Once you start having trouble with your car engine, you naturally want to avoid dealing with it for fear of what’s to come. However, with a code scanner, it’s simple to get the DTC and fix it, especially if you find the P0010 code.
In this guide, I cover the meaning of the P0010 trouble code and show you what might have caused it. I also look at the symptoms you might notice it producing and give you a few fixes to resolve the situation.
Code P0010 Definition
P0010 – “A” Camshaft Position Actuator Circuit (Bank 1)
What Does the P0010 Code Mean?
P0010 is a generic powertrain code stating that the computer or powertrain control module (PCM) noticed an issue with one of the VVT solenoids. The fault is found on Bank 1, which is the side of cylinder 1 and “A” which is the intake camshaft.
If your engine is a Dual Overhead Cam (DOHC), the fault is usually found with the intake camshaft. Otherwise, if you have a “V” engine, it’s found at the intake camshaft for the first cylinder.
P0010 Trouble Code Symptoms
The first sign that something is wrong occurs when the Check Engine Light comes on. However, there are also performance issues that are common with this trouble code.
Here are just a few of the conditions that might exist.
Causes of the P0010 Code
There’s no clear-cut explanation for what causes the P0010 trouble code. It can be several different problems, which is why diagnosis is needed.
However, these are a few of the most common causes.
- Contaminated oil
- Failed VVT solenoid (oil control valve)
- Damaged wiring or bad connection
- Malfunctioning PCM
How Serious is the P0010 Code?
Medium – It can be tempting to continue driving the vehicle, especially if there aren’t too many noticeable signs occurring. However, there are some real concerns you must consider.
The engine performance will suffer, which causes you to use more fuel and contribute to higher emissions in the atmosphere. Before something major happens as a result of the fault, you want to have the system looked at.
What Repairs Can Fix the P0010 Code?
The only way to figure out the correct repair is to run through our diagnostic steps listed below. Once you’ve been through these steps, you will know precisely what needs to be fixed.
However, here are some of the most common fixes that resolve the P0010 trouble code.
- Engine oil and filter change
- Replace VVT solenoid (oil control valve)
- Repair wiring or bad connection
- Update or replace PCM
Common P0010 Diagnosis Mistakes
Without the right amount of experience, you may start throwing parts at the problem to fix it. If you do this, you might miss something small, like the simple oil change, which could fix it.
In the end, you could spend far too much money and remain in the same boat. That’s why you must walk through the diagnostic steps before trying to fix the problem.
How to Diagnose the P0010 Trouble Code
If you want to get to the heart of the P0010 code, you need to follow the steps outlined in your service manual. I’ve outlined a few generic steps that will put you on the right track.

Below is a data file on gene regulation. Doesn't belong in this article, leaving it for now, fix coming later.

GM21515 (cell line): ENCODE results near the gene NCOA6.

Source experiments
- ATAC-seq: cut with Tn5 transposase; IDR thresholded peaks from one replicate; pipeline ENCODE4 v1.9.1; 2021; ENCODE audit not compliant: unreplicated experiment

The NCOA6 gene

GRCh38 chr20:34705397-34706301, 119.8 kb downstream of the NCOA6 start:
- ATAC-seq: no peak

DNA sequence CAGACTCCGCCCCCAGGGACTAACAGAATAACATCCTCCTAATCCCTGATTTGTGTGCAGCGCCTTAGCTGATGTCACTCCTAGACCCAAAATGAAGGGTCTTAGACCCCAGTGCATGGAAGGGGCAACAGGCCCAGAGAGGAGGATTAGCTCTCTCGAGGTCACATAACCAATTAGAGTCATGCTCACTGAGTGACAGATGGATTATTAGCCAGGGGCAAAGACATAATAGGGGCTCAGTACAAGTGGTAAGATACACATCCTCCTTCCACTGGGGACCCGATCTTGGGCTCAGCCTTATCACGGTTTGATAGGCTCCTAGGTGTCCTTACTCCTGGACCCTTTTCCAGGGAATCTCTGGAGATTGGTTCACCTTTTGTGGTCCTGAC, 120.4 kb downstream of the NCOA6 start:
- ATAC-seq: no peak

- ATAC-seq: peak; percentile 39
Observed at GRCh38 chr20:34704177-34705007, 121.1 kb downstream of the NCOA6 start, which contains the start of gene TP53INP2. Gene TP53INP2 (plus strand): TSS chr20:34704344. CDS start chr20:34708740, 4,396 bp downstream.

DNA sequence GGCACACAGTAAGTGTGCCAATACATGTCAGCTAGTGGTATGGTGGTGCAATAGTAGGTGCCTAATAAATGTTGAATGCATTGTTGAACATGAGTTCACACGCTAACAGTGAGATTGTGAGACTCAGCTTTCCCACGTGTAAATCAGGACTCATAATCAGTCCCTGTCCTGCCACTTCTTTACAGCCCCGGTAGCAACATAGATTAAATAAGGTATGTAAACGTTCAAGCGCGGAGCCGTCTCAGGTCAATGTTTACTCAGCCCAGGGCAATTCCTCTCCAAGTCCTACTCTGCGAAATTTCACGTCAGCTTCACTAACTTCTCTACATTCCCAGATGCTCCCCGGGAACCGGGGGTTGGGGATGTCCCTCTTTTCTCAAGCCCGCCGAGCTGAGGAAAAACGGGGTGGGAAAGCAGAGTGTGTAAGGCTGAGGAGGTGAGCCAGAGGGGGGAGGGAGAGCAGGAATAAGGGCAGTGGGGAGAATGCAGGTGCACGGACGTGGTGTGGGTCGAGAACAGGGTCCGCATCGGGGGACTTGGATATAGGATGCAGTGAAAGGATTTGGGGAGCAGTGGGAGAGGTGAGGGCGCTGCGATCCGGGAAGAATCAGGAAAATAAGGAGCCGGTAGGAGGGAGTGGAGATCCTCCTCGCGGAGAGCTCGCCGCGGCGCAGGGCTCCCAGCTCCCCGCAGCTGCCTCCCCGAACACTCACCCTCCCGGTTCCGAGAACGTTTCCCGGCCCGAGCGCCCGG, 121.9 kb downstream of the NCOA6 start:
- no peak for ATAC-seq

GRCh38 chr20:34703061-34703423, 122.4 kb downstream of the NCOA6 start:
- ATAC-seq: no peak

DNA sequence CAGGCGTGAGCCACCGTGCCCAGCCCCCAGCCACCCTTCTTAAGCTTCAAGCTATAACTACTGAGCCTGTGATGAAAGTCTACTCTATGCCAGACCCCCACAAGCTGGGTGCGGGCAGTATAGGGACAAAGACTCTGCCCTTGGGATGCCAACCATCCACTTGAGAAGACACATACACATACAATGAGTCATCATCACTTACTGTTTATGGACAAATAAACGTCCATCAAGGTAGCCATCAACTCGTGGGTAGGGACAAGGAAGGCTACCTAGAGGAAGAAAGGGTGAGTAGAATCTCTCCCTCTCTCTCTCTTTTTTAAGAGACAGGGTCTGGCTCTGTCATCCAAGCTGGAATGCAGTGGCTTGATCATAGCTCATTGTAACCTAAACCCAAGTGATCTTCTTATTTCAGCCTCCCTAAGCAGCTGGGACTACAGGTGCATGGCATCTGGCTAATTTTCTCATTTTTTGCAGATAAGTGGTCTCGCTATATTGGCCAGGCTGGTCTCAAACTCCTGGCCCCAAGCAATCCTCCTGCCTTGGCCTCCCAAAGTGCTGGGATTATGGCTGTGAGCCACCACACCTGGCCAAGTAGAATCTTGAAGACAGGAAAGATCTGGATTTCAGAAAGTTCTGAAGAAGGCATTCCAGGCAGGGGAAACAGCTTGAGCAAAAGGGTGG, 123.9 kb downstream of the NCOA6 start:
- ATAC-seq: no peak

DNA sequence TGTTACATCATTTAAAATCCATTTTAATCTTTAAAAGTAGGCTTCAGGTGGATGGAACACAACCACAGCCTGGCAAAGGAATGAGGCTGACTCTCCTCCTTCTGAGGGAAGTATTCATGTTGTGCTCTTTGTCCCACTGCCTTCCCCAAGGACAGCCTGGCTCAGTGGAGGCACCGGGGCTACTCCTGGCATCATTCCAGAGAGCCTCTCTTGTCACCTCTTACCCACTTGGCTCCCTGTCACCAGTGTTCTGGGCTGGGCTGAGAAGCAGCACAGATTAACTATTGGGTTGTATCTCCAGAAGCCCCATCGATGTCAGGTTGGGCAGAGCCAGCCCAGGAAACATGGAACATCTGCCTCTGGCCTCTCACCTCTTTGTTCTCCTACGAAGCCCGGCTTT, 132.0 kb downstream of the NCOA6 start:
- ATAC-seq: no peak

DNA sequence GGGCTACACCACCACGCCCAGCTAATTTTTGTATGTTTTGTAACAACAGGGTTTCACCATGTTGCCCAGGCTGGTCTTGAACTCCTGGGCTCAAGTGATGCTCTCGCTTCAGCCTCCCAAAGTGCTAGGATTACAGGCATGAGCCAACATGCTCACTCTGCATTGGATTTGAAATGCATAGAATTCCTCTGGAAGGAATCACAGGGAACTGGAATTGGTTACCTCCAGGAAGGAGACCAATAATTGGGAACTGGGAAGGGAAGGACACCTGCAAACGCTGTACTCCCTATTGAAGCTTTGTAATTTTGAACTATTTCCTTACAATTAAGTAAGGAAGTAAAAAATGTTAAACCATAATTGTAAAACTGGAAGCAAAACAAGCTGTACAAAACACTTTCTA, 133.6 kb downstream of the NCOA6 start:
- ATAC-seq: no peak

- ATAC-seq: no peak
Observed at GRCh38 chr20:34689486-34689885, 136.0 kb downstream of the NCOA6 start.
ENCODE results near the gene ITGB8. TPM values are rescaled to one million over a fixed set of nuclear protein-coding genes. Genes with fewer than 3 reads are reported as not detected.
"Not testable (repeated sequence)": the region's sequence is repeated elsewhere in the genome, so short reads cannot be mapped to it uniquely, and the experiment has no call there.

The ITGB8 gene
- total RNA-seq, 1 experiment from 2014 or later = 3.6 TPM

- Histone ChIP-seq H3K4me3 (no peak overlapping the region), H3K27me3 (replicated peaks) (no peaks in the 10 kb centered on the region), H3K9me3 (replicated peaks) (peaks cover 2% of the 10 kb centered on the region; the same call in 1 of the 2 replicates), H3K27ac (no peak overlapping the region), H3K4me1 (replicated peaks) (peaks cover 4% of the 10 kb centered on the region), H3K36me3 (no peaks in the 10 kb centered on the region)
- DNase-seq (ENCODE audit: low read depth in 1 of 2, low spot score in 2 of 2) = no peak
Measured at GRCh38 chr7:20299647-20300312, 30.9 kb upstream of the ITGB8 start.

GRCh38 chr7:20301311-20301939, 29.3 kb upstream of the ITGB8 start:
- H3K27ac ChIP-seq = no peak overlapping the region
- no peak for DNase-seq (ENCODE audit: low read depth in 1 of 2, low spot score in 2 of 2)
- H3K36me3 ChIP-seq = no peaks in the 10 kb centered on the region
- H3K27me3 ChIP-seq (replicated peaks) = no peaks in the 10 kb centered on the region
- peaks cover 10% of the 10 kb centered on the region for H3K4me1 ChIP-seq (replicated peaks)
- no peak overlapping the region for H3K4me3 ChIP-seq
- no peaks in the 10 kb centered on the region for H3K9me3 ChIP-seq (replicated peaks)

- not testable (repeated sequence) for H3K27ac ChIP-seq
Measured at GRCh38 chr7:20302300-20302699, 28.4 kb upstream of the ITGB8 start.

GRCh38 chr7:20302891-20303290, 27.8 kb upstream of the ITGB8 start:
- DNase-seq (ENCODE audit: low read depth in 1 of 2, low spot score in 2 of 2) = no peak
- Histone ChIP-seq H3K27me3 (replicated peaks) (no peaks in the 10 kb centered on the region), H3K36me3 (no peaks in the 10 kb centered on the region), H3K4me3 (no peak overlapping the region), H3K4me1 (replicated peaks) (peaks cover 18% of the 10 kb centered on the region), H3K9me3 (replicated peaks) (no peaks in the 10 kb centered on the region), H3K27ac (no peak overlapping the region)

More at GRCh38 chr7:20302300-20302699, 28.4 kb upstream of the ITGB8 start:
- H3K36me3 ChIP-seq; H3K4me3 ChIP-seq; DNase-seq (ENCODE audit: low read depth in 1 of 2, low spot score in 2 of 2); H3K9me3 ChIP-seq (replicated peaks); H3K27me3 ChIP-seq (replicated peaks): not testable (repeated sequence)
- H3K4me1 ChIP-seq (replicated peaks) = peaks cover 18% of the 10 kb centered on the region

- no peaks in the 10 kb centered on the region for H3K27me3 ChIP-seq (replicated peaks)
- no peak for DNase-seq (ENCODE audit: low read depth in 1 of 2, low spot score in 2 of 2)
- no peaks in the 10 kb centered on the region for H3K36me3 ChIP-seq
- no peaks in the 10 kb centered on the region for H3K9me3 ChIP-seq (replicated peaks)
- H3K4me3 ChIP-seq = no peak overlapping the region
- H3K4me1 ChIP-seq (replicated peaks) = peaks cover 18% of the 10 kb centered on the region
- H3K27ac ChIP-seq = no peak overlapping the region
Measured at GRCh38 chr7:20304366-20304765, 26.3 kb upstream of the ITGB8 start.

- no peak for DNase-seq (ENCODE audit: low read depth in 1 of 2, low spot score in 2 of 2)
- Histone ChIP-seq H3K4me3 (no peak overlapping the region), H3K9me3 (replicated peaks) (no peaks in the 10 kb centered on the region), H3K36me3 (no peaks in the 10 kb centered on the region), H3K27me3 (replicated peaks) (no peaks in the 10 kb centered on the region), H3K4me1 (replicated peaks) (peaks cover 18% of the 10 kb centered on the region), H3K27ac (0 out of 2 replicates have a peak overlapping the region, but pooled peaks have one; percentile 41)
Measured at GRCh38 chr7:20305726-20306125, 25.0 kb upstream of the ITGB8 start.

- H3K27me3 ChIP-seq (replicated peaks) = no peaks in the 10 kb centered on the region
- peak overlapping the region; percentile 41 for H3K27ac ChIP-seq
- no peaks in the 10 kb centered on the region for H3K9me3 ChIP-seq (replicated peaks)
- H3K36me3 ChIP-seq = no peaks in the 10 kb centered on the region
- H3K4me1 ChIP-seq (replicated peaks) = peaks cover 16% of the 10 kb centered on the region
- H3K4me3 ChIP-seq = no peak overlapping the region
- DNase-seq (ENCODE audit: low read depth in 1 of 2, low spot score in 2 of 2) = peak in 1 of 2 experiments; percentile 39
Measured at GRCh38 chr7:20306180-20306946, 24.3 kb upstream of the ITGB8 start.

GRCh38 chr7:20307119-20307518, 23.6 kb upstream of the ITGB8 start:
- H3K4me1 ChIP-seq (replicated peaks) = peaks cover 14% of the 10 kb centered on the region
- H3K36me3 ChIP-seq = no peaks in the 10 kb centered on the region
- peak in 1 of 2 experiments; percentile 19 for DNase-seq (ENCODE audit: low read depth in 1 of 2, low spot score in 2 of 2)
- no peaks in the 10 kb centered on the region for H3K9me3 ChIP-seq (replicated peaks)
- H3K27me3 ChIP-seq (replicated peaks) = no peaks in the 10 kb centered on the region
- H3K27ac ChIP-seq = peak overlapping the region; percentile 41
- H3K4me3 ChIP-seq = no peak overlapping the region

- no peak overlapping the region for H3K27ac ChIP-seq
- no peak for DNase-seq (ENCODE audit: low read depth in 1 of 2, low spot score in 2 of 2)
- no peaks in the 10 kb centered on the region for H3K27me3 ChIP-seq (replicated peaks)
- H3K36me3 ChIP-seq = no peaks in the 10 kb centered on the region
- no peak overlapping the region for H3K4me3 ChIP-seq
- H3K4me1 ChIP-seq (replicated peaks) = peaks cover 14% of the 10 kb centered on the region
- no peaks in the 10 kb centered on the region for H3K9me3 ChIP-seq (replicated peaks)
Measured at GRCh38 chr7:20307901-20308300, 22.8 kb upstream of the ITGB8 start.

Follow these tips to get more details on the cause of the code.
- Record the trouble codes shown in your scanner. If there are too many present, you can clear them and run the car until the light comes on again. A rescan will reveal the most recent trouble codes.
- Start with a visual inspection of the oil. If it’s old and contaminated, you should always start with an oil and filter change. Even if it’s not the issue causing the code, you will avoid other trouble in the future.
- Perform an inspection of the VVT control solenoid on bank 1. If you see any frayed wiring or a defective connector, you want to repair the problem.
- Check the resistance of the intake camshaft VVT control solenoid as per the procedure in your service manual. If it’s not falling in line with the specifications, replace the solenoid.
If you can’t get to the bottom of the issue, you could be dealing with a PCM problem. These issues are better left to the professional mechanics, so we recommend having it checked out.
Estimated P0010 Repair Cost
If you followed our troubleshooting steps and found the problem, you know what you need to do next. To help you budget accordingly, I’ve put together a few of the estimated repair costs, including parts and labor.
- Engine oil and filter change – $45-$125
- Replace VVT solenoid (oil control valve) – $300-$650
- Repair wiring or bad connection – $50-$550
- Update or replace PCM – $300-$2,500
Mechanics Tips about the P0010 Code
For the engine to run properly, the timing must be set correctly. The timing between the camshaft and crankshaft must be perfect if the engine is to run as it was intended. This timing affects the performance of the motor, so if the timing is off and this code is set, there will be issues with the performance. The engine will try to correct itself by making adjustments, which can further affect the performance.
Most often, the code can be found in Subaru, Chevy and BMWs, but it’s possible in other makes too. If you see the code with a high-mileage car, assume it has something to do with the engine oil or sludge buildup. On the other hand, if the vehicle has lower mileage, there could be an electrical issue, either with the wiring or the PCM.